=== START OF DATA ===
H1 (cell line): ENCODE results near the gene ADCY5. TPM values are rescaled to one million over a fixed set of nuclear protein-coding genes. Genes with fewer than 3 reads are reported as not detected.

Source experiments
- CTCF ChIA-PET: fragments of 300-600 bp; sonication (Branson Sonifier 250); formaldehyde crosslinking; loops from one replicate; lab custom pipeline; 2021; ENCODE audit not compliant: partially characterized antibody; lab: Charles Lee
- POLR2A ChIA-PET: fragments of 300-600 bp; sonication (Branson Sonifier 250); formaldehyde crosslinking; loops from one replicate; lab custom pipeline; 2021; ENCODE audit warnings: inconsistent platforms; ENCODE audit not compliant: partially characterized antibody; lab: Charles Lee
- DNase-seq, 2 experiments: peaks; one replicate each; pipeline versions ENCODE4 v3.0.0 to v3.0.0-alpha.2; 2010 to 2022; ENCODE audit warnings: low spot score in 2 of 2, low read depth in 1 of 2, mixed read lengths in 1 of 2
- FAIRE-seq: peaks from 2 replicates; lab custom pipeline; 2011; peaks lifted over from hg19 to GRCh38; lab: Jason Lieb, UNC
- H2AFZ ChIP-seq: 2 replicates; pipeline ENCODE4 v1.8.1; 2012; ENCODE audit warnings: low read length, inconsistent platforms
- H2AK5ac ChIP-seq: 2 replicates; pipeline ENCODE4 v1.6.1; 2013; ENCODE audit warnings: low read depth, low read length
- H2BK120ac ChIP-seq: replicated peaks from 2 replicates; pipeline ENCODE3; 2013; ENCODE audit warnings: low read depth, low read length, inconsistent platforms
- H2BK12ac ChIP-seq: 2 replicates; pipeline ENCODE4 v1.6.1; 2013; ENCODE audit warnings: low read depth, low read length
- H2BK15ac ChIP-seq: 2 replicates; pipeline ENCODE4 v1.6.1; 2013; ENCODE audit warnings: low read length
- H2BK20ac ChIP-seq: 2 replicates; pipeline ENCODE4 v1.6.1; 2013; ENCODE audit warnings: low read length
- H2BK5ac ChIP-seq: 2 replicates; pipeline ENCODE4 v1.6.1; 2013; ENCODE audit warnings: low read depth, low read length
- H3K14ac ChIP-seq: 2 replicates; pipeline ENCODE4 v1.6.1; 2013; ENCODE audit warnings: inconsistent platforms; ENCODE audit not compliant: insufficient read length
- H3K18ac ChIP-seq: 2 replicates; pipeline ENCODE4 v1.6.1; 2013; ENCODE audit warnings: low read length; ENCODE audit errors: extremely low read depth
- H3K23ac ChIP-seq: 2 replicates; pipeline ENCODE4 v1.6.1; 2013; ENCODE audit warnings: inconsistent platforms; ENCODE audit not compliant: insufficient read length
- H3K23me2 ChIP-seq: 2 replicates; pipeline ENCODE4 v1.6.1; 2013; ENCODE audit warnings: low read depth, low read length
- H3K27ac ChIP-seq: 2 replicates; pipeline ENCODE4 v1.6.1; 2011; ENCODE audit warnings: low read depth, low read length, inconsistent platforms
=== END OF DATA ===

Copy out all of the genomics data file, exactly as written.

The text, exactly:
H1 (cell line): ENCODE results near the gene ADCY5. TPM values are rescaled to one million over a fixed set of nuclear protein-coding genes. Genes with fewer than 3 reads are reported as not detected.

Source experiments
- CTCF ChIA-PET: fragments of 300-600 bp; sonication (Branson Sonifier 250); formaldehyde crosslinking; loops from one replicate; lab custom pipeline; 2021; ENCODE audit not compliant: partially characterized antibody; lab: Charles Lee
- POLR2A ChIA-PET: fragments of 300-600 bp; sonication (Branson Sonifier 250); formaldehyde crosslinking; loops from one replicate; lab custom pipeline; 2021; ENCODE audit warnings: inconsistent platforms; ENCODE audit not compliant: partially characterized antibody; lab: Charles Lee
- DNase-seq, 2 experiments: peaks; one replicate each; pipeline versions ENCODE4 v3.0.0 to v3.0.0-alpha.2; 2010 to 2022; ENCODE audit warnings: low spot score in 2 of 2, low read depth in 1 of 2, mixed read lengths in 1 of 2
- FAIRE-seq: peaks from 2 replicates; lab custom pipeline; 2011; peaks lifted over from hg19 to GRCh38; lab: Jason Lieb, UNC
- H2AFZ ChIP-seq: 2 replicates; pipeline ENCODE4 v1.8.1; 2012; ENCODE audit warnings: low read length, inconsistent platforms
- H2AK5ac ChIP-seq: 2 replicates; pipeline ENCODE4 v1.6.1; 2013; ENCODE audit warnings: low read depth, low read length
- H2BK120ac ChIP-seq: replicated peaks from 2 replicates; pipeline ENCODE3; 2013; ENCODE audit warnings: low read depth, low read length, inconsistent platforms
- H2BK12ac ChIP-seq: 2 replicates; pipeline ENCODE4 v1.6.1; 2013; ENCODE audit warnings: low read depth, low read length
- H2BK15ac ChIP-seq: 2 replicates; pipeline ENCODE4 v1.6.1; 2013; ENCODE audit warnings: low read length
- H2BK20ac ChIP-seq: 2 replicates; pipeline ENCODE4 v1.6.1; 2013; ENCODE audit warnings: low read length
- H2BK5ac ChIP-seq: 2 replicates; pipeline ENCODE4 v1.6.1; 2013; ENCODE audit warnings: low read depth, low read length
- H3K14ac ChIP-seq: 2 replicates; pipeline ENCODE4 v1.6.1; 2013; ENCODE audit warnings: inconsistent platforms; ENCODE audit not compliant: insufficient read length
- H3K18ac ChIP-seq: 2 replicates; pipeline ENCODE4 v1.6.1; 2013; ENCODE audit warnings: low read length; ENCODE audit errors: extremely low read depth
- H3K23ac ChIP-seq: 2 replicates; pipeline ENCODE4 v1.6.1; 2013; ENCODE audit warnings: inconsistent platforms; ENCODE audit not compliant: insufficient read length
- H3K23me2 ChIP-seq: 2 replicates; pipeline ENCODE4 v1.6.1; 2013; ENCODE audit warnings: low read depth, low read length
- H3K27ac ChIP-seq: 2 replicates; pipeline ENCODE4 v1.6.1; 2011; ENCODE audit warnings: low read depth, low read length, inconsistent platforms